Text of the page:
I guess Colorado has had a huge impact on me. I love nature and the mountains especially. Throughout the past few ports I have discovered that city life is not for me. From here on out I am going to try to get out of the city as much as possible to see the true natural beauties of each country.

You Only London Once.

Dani Langevin grew up Summit County, Colorado. Currently she is a junior at Colorado State University. Now it’s time for her to embark on my study abroad adventure with Semester at Sea for a four month journey around the world.

“One hundred and fifteen days.
Seventeen cities.
Fifteen countries.

This is the story of my life before, during, and after the best four months of my life.Ready, set, go!”

[Originally posted August 23, 2013]
Buckingham Palace (where the Queen (who owns all of the swans) lives for 2 months out of the entire year because she claims the palace is too small for her)

Buckingham Palace (where the Queen (who owns all of the swans) lives for 2 months out of the entire year because she claims the palace is too small for her)

We arrived in London around 13:30 England time (so 6:30 Colorado time) and the adventures began with customs and finding our way to Central London via Taxi. Our taxi driver fit 4 girls, 6 large suitcases, and 5 backpacks into our taxi and drove us to the city. The first thing I noticed was the mass amount of cars on the tiny streets. The roads are usually two lanes wide, but the cars are right up next to each other with little room in between. They are also very aggressive drivers and do not stop for anyone.

Once we checked in the wandering began. There is so much to see, but I’ve also realized that London is a very “touristy” city. The lines are ridiculously long to see the attractions, but they are so worth it! We went on a walking tour (Free…SCORE!) one day and then explored on our own the next. Here’s a list of the attractions we saw/did (and I will post pictures below) – Big Ben, Tower Bridge, Parliament, Westminster Abbey, St. Paul’s Cathedral, local pubs, Buckingham Palace & the changing of the guards, Trafalgo Square, telephone booths, London Eye, the Shard, China Town, Shakespeare’s Globe, The National Gallery, Harrod’s (I have never seen so many designer clothes in my whole life!), Hyde Park, and a lot of walking.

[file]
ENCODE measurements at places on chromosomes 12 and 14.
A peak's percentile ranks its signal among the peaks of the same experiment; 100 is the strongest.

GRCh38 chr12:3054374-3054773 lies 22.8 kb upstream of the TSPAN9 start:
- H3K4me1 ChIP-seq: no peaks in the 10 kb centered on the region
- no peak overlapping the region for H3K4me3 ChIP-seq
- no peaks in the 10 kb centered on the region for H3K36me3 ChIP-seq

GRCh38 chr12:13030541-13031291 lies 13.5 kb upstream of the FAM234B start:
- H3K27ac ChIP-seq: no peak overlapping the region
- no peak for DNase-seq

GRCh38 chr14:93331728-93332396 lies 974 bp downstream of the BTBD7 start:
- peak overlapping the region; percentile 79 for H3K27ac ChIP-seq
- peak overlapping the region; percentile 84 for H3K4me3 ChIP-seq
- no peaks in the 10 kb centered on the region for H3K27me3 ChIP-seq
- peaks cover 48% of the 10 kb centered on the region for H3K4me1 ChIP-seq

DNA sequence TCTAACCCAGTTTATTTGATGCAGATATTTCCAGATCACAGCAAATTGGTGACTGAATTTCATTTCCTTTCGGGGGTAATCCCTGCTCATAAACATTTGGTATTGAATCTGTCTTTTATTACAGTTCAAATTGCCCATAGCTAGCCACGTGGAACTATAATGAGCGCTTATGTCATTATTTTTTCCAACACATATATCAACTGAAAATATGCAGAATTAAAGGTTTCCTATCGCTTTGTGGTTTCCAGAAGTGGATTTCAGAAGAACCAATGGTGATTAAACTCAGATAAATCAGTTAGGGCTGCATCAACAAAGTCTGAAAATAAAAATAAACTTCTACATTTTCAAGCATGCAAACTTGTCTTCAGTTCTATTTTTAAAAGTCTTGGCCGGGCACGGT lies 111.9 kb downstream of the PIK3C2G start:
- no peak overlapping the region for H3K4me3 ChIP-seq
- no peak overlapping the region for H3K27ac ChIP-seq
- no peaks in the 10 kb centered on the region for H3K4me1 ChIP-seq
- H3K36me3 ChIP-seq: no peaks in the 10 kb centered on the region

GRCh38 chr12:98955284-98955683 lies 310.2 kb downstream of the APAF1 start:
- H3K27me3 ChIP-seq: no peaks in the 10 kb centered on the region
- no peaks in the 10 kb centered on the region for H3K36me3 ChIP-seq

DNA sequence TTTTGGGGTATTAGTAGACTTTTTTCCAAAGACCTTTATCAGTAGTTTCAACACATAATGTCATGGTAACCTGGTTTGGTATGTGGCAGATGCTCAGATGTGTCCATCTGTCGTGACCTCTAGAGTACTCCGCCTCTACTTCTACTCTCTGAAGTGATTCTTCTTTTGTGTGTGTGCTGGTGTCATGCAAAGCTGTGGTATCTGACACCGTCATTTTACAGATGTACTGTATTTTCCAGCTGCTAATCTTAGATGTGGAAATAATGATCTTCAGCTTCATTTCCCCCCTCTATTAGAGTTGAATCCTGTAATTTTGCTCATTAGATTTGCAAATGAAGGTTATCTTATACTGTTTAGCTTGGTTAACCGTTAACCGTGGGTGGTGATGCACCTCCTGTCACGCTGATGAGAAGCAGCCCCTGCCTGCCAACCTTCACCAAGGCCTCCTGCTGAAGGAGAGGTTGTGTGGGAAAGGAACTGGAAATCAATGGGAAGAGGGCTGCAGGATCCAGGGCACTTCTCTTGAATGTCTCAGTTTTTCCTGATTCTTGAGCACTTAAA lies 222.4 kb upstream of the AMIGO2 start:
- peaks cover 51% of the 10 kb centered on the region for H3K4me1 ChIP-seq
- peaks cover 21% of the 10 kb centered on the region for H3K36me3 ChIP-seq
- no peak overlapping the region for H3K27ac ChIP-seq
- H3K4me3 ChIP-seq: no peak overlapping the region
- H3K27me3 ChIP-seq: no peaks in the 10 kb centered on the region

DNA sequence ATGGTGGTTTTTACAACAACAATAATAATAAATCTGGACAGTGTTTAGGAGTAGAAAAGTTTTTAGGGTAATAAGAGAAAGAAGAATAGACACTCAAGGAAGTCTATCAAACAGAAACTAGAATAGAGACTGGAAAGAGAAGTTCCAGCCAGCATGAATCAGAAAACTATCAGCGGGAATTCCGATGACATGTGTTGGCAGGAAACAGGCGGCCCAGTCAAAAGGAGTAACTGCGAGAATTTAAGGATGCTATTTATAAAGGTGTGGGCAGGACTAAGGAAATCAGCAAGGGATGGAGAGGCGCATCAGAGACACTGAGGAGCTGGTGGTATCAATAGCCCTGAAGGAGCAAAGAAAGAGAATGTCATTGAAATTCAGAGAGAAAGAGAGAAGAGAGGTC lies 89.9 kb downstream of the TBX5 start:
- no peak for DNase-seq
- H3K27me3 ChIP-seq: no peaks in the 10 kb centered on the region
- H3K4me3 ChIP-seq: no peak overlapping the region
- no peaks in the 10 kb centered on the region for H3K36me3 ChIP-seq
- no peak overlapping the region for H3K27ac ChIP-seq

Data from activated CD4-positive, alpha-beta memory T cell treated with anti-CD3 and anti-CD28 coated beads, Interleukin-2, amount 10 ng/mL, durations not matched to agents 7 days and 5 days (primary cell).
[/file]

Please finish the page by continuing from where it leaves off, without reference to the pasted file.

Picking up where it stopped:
After staying in the hostel for two nights I can say that I don’t think hostel living is for me. Not that it’s not convenient and cheap, but people are coming and going at all hours which makes it incredibly difficult to sleep. I also found that they are not very clean probably for the same reason of so many people always being there.

So far I have met an incredible amount of people – SAS (Semester at Sea) and non-SAS!!! They are from all walks of life, which makes for such interesting conversations…I have met Germans, Australians, Americans, Brazilians, Canadians, Argentinians and of course English natives.

Even though I didn’t spend a ton of time in England, I was able to see most of the main attractions and begin to understand the culture. The best way to describe the English is to say that they are less stressed about life and therefore do not worry about much. For example, they will run into you on a street corner and not think to say excuse me…Or in a restaurant the waiters are not in a hurry to get your bill to the table. To Americans this comes off as rude because we are used to constantly saying “excuse me” and having instant gratification. It would take months to get used to the different cultures, but within the 3 days that we were here we had to learn fast.

Speaking of learning fast – crossing the street is probably the most difficult task here. Instead of looking right and then left you have to look left and then right when crossing the street. And some streets are only one ways but are not clearly marked that way. And they do not have street signs, which makes getting/giving directions almost impossible. Directions end up sounding like: “you know that pointy thing at the corner where we saw that man playing the saxophone? Turn right there and then when you see that red shop of the corner turn left.” But then the problem is that you come to a five way street and are not sure which road is left.

To avoid the streets completely, take The Tube. It is an underground transportation system similar to the subway in New York and is relatively easy to figure out (except when you are trying to take The Tube for 2 hours with all of your luggage for 4 months…Thank you to everyone who helped us up and down the stairs!)

Anyways…London was a great experience. I am glad that I was able to experience the culture – attractions, streets, pubs, food, and people.

The London Eye (a giant enclosed “ferris wheel” that overlooks the entire city. You can see almost all of Central London including all of the attractions that we explored in London).

The London Eye (a giant enclosed “ferris wheel” that overlooks the entire city. You can see almost all of Central London including all of the attractions that we explored in London).